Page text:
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There is a wonderful ELCA pastor named Nadia Bols-Weber whom I cannot get enough of. She blogs, tweets, and is one heck of a preacher! She has tattoos on her arms and neck, and looks like no ELCA pastor I have ever encountered. She’s known as the “Sarcistic Lutheran” and it’s no surprise that this well-tattooed “Ornery Deacon” is one of her biggest fans. Listen to her words in a recent interview about the Gospel: “The Gospel, for me, is this crazy story about how the creator of the Universe, of all that is, chose to slip into skin and become human in the most fragile and vulnerable way possible and in circumstances that were entirely questionable. And then chose to walk among humanity full of grace and truth and among the least of these. Then our reaction to that grace and that mercy was to kill—To say “Crucify him”. And then went to the cross and to endure this suffering even unto death and to hell as though to say that “I am more powerful than you are” and not in a way that I am going to seek vengeance for those who put me on the cross but in the fact that I am going to offer forgiveness to them- and that is so much more powerful. Then he defeated death itself, and before defeating death, Jesus gave death a slap in the face many times before that. Then after defeating death, and then came back and was like, “Do you guys have any snacks?” Right? And then said “Love like this, forgive like this, live into this, remember this, gather around this table. Here is my body and blood which is given for you.” So, I think that is the Gospel for me.”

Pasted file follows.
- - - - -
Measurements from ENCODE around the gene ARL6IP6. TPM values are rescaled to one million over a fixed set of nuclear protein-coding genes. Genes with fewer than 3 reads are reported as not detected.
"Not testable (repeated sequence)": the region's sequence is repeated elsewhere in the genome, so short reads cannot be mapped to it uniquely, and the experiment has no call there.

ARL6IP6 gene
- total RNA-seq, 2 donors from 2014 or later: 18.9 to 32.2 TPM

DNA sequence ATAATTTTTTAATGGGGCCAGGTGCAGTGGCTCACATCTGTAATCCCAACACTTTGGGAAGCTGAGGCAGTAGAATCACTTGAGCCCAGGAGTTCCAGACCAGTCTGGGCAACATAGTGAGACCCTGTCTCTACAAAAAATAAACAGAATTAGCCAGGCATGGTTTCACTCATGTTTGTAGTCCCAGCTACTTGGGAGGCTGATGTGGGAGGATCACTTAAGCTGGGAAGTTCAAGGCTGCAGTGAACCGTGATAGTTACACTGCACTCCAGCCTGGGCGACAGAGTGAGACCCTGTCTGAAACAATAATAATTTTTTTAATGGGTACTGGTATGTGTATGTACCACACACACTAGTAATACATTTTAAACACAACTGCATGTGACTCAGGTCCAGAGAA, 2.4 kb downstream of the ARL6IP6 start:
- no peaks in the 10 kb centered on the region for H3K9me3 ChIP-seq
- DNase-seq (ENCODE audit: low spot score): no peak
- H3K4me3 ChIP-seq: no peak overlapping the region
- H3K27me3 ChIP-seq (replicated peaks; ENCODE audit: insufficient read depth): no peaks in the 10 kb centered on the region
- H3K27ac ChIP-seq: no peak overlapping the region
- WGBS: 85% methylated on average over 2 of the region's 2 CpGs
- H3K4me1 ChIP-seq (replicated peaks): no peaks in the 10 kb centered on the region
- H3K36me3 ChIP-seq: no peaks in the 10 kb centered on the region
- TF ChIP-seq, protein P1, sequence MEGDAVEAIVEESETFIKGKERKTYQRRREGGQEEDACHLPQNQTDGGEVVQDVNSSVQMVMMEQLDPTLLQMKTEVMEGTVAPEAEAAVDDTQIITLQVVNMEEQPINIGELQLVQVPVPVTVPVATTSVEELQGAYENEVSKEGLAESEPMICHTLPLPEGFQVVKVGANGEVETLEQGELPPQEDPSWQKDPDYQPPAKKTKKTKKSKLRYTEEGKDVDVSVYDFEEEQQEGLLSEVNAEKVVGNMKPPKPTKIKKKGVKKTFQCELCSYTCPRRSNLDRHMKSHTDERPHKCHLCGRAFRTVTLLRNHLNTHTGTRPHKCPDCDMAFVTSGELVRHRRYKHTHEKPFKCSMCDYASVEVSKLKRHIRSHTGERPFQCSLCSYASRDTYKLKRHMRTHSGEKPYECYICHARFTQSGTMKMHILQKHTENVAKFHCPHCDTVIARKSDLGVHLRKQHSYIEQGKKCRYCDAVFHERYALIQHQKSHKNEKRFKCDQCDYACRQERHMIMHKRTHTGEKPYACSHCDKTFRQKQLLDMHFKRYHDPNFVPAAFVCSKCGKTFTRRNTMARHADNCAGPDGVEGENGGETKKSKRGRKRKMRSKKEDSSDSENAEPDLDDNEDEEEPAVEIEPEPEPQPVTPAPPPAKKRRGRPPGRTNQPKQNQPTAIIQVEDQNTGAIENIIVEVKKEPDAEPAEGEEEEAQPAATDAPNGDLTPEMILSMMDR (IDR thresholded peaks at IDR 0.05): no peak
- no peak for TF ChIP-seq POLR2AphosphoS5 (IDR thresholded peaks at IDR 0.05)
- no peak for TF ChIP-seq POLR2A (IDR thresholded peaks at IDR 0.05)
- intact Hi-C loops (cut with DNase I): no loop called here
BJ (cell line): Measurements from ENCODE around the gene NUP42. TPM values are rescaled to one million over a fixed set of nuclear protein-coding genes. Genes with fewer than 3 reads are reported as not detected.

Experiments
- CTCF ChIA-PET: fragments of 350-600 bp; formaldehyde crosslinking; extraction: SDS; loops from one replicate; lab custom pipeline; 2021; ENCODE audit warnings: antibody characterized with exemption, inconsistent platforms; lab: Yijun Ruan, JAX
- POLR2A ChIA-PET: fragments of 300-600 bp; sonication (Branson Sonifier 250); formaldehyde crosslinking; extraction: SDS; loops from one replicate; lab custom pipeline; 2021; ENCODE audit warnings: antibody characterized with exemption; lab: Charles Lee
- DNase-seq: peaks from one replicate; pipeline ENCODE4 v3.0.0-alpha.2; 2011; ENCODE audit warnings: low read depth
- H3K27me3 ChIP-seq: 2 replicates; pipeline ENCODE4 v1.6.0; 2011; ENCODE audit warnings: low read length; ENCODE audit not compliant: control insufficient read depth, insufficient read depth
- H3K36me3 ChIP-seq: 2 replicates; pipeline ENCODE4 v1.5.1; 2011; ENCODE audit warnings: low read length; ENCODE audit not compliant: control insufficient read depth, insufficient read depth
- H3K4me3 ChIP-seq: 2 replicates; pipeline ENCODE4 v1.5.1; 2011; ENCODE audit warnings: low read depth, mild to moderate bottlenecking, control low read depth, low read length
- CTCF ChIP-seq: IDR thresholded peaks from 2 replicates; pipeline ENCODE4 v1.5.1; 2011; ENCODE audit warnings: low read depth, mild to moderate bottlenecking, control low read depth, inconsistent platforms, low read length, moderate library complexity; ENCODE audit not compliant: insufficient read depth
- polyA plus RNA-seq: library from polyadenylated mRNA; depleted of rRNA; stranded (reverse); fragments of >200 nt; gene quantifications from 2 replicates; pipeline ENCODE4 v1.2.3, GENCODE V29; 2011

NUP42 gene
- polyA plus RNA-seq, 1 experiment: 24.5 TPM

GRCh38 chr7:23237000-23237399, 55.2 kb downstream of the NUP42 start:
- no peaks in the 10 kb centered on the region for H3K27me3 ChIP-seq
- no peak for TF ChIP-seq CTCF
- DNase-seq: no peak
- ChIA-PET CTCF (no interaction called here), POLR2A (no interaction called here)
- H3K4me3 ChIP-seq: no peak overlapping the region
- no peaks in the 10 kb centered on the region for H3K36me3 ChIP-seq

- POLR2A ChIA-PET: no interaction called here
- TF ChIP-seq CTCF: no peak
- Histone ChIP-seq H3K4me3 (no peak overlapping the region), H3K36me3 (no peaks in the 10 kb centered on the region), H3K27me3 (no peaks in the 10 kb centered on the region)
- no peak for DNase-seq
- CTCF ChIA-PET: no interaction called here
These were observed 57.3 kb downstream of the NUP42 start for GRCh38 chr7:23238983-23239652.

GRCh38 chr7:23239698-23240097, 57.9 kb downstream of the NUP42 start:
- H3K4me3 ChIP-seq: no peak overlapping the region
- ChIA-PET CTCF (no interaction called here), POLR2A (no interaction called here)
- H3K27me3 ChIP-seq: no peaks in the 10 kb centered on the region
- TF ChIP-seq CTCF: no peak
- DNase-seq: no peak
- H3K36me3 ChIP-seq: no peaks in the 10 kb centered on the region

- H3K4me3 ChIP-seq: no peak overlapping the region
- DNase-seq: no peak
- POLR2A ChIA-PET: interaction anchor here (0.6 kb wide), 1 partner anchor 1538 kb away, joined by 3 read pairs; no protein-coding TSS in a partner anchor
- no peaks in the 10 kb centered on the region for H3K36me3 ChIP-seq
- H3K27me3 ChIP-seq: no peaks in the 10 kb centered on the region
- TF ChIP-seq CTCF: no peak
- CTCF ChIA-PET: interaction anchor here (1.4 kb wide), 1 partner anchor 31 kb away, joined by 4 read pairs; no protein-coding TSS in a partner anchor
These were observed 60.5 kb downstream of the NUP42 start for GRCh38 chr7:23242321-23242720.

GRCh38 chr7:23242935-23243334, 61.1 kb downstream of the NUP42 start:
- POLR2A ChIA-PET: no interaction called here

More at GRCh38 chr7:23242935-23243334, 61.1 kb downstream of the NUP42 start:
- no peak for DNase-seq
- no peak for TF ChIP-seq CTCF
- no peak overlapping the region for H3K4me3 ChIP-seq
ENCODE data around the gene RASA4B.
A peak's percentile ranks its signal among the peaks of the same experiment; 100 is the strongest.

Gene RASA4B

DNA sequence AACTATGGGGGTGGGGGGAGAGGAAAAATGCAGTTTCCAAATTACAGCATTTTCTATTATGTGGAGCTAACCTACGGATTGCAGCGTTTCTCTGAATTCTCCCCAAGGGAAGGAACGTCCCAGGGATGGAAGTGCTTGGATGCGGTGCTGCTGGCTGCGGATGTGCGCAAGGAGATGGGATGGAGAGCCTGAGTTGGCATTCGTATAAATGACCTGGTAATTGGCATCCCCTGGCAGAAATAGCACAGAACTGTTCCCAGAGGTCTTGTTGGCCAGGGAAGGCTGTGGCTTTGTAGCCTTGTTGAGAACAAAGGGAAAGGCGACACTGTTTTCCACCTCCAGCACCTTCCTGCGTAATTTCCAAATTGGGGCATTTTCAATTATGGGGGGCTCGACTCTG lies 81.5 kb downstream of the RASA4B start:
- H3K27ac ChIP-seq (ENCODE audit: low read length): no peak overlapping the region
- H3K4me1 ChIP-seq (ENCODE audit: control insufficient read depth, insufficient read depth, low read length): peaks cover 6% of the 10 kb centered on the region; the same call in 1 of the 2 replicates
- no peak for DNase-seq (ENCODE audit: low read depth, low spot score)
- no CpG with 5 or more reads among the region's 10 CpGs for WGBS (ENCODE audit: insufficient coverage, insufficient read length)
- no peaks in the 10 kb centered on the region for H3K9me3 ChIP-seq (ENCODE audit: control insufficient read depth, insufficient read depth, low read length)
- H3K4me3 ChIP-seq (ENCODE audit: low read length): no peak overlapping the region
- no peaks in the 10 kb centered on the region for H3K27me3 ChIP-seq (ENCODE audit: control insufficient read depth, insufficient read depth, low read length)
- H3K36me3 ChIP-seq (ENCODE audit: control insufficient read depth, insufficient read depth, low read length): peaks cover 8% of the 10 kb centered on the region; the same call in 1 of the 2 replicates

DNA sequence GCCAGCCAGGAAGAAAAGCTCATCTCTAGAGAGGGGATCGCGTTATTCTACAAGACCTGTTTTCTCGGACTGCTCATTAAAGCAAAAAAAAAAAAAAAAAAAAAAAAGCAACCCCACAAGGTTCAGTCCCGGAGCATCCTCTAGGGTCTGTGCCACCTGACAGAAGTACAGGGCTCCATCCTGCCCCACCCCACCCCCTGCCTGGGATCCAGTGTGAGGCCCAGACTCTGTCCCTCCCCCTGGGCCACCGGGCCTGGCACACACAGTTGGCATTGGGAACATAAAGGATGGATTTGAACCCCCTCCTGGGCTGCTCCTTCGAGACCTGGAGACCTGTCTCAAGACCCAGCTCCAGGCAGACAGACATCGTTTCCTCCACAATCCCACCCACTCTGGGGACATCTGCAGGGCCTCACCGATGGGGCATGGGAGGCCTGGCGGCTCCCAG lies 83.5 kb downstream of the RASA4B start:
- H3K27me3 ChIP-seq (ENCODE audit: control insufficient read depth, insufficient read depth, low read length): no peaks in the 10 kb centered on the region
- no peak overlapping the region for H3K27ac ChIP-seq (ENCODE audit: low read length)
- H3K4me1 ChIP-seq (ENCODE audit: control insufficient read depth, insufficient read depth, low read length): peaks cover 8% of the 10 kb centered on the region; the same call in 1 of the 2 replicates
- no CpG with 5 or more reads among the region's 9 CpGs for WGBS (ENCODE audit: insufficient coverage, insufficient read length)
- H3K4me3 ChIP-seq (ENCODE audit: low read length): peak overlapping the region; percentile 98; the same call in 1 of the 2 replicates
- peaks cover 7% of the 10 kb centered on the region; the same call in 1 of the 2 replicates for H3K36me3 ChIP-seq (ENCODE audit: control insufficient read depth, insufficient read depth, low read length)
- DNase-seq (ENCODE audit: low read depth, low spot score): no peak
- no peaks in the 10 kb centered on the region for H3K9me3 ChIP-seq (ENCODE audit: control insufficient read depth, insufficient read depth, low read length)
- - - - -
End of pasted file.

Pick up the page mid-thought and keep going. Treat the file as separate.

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As I look at this Gospel today, I am continually drawn to the last sentence: “You know how to interpret the appearance of earth and sky, but why do you not know how to interpret the present time?” The separation and division that Christ brings to that time in history, to that society, would bring such pain. Let alone that Palestine at that time was rife with class and family divisions – here comes this Christ – this God with skin on – to rip divisions further apart!